Olga Hebert said...

Libraries are such a good community resource. They are changing into "maker spaces," but they still have a function worth supporting. I certainly hope they are around to stay.

Janette said...

Our small Kansas town has a library offers free internet and computers, a viewing room, a small conference room for whatever meeting cannot find space, an active children's section. I have witnessed job interviewing, tutoring (I tutor reading), homework helpers and so much more. It is the real community center.
I think that those who have money have think they have little need for a library. Those who are on the edge practically live in the library in my town.

Besides that the town next to ours just expanded their children's section at the tune of several million dollars. It is PACKED!

christina neumann said...

My daughter is getting her MLS right now. She also was just hired part time by a library in our area. She is a natural at it.
I on the other hand , have a masters in counseling but never did anything with it. I work as extra help in our branch library and it is the best job I've ever had. Unfortunately, for me, I'm too old to get hired on as permenant but I love our library.
We are in the midst though of controversy, as 2 branches are slated to close. The communities are fighting library admin to try and change this. But with the budget as it is, I'm not sure it'll be successful. Our libraries provide books, DVDs , BCD, children's programs, free wifi , computers. I think we must never let Farenheit451 come to pass.

rporter610 said...

My career was in academics. As a student in colleges and universities for 14 years (3 degrees earned), I spent most of my life during those years in libraries. I did research in immigration history, presidential campaigns, American labor history, World Wars I and II, the Civil War, and many other topics. Without the resources of university libraries - including medical and scientific libraries - students would not be able to get access to the knowledge gathered in the past. Very little of the vast knowledge in books is available online. Popular culture, yes; scholarly information, no. Libraries are an essential part of an educated society, which I hope the U.S. will work to become.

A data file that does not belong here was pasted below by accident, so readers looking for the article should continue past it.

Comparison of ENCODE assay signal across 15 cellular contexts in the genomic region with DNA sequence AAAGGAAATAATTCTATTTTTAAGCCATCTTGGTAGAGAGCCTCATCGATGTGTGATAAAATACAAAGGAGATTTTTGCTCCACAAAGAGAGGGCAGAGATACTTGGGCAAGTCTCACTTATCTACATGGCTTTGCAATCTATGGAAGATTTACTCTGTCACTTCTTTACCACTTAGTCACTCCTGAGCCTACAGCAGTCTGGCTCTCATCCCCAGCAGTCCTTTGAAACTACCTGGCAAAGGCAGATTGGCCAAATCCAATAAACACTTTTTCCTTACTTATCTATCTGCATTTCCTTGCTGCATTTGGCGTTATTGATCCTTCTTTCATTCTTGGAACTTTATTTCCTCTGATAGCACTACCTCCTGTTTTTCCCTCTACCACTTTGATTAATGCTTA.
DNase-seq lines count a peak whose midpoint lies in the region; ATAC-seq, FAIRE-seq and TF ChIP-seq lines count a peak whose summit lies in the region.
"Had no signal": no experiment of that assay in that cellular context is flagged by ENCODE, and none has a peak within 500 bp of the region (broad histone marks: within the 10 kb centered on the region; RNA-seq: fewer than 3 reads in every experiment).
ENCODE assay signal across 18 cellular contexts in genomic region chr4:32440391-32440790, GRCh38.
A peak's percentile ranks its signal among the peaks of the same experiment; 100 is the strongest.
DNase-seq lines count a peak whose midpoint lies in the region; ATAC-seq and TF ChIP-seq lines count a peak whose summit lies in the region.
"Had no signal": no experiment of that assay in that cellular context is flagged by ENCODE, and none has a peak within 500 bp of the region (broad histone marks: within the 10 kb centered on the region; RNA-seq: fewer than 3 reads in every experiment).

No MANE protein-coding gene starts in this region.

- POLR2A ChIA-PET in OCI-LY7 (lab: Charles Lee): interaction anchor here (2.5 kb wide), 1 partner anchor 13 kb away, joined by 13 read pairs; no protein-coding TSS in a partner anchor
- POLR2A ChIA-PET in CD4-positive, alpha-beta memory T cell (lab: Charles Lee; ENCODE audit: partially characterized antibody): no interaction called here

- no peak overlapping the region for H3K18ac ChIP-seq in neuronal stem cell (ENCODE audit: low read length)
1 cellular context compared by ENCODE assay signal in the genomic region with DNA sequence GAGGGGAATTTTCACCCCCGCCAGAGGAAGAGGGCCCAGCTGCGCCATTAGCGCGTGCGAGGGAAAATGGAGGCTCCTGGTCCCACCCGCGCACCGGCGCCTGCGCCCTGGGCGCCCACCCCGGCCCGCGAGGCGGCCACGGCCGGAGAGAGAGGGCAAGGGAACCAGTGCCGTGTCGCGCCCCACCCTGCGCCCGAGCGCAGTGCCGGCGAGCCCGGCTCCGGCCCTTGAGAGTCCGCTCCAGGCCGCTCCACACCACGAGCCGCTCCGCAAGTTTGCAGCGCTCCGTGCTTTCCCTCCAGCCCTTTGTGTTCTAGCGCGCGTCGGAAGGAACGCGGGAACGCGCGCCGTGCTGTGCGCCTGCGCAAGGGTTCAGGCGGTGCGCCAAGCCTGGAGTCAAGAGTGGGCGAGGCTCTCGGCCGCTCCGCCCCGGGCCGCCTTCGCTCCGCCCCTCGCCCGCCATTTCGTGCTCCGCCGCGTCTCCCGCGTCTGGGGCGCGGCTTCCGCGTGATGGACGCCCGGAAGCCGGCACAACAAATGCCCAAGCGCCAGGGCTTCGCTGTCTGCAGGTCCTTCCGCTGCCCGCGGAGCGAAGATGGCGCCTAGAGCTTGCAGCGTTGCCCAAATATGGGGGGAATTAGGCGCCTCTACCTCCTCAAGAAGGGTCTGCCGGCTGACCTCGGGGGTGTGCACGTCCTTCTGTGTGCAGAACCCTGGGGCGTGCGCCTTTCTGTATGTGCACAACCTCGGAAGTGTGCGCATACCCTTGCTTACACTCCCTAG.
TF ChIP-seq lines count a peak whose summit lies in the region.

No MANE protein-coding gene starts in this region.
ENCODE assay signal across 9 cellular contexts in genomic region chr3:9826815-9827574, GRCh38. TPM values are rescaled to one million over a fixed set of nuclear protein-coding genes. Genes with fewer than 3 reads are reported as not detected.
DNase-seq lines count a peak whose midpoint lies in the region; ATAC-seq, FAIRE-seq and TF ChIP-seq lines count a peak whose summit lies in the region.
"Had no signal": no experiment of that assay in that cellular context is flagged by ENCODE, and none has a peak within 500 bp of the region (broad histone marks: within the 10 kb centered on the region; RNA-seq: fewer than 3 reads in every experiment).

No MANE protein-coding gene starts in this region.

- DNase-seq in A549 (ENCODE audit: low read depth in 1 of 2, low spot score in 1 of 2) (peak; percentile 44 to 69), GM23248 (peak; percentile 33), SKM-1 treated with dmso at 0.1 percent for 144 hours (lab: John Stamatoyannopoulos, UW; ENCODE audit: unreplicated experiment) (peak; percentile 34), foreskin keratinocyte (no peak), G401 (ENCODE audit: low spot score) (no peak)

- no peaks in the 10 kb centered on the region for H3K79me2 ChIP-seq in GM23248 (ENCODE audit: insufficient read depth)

Barbara said...

I constantly share pictures of the books I check out from the library on my blog. I brag about the features my library offers and how much I appreciate that it is one of the few free sources of entertainment. As a retiree I live on a fixed income. I do not have a smart phone or kindle, although I can download books to my lap top from either the library or kindle free downloads. People who do not see the need for the library are obviously able to afford their lifestyle but not all people can. There are many children and families whose only access to the internet is the library. I see many parents checking out armfuls of picture books with their young readers or pre-readers. I wonder how many of today's successful students started out reading at home with books from the library. I don't see how a kindle can be nearly as exciting to a young person as snuggling up with a big picture book. I also see lots of seniors at my library. For some it is somewhere to go and something to do. For others, especially those of us without the current tech toys, it is the only way we read and keep our minds active. The most important thing for those that don't see the need for libraries is that one day you may be of limited means and require the use of library services. You may be making money now but life happens. One day you may need the internet at the library to look for a job or your children may need it to do their homework. Once a library is gone you can't magically restore it to its once glory. I know it seems old fashioned today but there is a reason to continue to fund and grow libraries. Libraries are for the people. For everyone who isn't walking in your shoes and talking on your smart phone or reading on your kindle. Your neighborhood will be a poorer place without a library. Remember that even if you don't use it, many other will and some of those who do will be the next generation paying the taxes that support the government. It is important to give them all the help you can so we do not become the next third world country.